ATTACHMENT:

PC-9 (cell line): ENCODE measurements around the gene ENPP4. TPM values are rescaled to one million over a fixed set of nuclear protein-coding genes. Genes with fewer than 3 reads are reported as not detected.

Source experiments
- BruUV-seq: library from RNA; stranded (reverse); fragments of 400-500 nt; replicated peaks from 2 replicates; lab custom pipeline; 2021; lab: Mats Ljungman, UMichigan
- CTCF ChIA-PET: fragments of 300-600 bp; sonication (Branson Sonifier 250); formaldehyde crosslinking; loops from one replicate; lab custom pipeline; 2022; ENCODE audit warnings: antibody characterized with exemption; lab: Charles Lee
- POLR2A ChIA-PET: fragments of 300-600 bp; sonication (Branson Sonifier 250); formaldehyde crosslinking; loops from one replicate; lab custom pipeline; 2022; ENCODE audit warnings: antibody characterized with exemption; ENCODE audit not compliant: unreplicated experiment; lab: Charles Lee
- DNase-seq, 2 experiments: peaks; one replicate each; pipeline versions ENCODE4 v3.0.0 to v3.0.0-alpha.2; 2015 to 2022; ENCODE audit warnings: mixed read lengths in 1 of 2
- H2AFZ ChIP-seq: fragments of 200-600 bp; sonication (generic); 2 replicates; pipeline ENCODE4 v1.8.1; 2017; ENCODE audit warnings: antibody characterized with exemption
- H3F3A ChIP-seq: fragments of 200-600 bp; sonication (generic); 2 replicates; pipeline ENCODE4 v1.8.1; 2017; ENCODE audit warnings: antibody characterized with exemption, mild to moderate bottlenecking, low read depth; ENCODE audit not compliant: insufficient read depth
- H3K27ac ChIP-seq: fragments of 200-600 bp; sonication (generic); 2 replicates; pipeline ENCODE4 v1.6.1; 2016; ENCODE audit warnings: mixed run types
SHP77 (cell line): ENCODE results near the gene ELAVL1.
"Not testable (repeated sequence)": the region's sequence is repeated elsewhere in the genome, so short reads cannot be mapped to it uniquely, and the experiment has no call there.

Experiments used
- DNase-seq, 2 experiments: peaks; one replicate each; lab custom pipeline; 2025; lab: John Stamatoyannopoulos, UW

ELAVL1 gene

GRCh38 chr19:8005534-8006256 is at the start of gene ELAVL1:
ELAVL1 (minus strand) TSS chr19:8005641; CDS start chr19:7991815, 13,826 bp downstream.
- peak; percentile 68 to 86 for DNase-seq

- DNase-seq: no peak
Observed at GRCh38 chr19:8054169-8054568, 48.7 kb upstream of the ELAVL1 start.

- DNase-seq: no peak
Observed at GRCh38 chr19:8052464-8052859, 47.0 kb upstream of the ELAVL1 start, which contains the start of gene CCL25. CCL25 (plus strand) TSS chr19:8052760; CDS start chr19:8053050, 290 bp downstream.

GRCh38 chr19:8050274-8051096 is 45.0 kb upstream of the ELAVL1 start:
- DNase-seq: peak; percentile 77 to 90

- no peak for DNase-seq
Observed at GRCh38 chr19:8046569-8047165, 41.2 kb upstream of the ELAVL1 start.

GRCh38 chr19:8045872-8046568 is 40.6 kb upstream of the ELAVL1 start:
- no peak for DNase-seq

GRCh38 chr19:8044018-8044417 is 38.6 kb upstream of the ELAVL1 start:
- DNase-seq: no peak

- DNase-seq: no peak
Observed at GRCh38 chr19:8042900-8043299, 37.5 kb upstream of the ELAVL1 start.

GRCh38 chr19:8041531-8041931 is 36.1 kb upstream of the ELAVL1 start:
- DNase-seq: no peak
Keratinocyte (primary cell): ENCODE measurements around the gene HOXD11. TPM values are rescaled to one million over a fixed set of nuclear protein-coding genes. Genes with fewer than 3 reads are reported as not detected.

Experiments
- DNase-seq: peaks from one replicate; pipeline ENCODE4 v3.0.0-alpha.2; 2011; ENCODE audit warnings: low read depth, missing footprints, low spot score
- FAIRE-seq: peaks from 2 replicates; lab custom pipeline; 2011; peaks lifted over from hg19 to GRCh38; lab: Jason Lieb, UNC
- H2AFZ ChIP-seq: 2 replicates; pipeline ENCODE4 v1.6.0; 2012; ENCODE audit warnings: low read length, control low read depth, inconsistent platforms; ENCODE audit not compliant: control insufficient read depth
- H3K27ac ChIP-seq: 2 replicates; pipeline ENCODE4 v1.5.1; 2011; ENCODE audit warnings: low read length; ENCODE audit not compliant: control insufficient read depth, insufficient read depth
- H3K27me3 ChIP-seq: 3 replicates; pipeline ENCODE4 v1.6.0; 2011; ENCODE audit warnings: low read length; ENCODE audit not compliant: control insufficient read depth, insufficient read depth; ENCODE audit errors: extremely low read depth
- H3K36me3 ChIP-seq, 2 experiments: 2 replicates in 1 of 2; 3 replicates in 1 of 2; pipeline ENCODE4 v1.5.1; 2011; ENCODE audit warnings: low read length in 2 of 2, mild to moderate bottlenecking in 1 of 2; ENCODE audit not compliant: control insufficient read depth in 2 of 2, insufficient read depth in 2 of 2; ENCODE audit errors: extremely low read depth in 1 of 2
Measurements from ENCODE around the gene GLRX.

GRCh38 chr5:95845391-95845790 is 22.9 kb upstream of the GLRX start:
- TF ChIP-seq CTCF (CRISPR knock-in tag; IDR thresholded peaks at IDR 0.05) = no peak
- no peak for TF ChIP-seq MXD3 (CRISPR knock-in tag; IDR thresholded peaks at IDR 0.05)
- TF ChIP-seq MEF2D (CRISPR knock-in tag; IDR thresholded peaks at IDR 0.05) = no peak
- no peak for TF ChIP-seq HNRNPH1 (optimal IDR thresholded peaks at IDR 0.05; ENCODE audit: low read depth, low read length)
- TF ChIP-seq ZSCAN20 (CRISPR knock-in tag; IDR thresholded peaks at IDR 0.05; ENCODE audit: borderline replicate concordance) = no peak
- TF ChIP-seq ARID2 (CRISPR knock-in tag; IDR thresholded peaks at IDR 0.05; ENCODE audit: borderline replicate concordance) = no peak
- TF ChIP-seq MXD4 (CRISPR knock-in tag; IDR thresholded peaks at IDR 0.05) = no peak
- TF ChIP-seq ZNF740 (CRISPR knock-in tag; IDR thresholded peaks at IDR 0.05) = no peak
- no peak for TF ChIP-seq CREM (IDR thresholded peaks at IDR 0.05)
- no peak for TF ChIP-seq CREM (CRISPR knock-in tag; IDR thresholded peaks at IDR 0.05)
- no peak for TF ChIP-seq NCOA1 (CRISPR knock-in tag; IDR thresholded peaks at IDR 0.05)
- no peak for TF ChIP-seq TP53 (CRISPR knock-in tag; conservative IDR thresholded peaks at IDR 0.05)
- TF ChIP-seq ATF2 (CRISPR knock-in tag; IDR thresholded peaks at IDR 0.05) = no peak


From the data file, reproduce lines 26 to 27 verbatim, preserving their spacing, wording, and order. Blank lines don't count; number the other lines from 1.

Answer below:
GRCh38 chr19:8045872-8046568 is 40.6 kb upstream of the ELAVL1 start:
- no peak for DNase-seq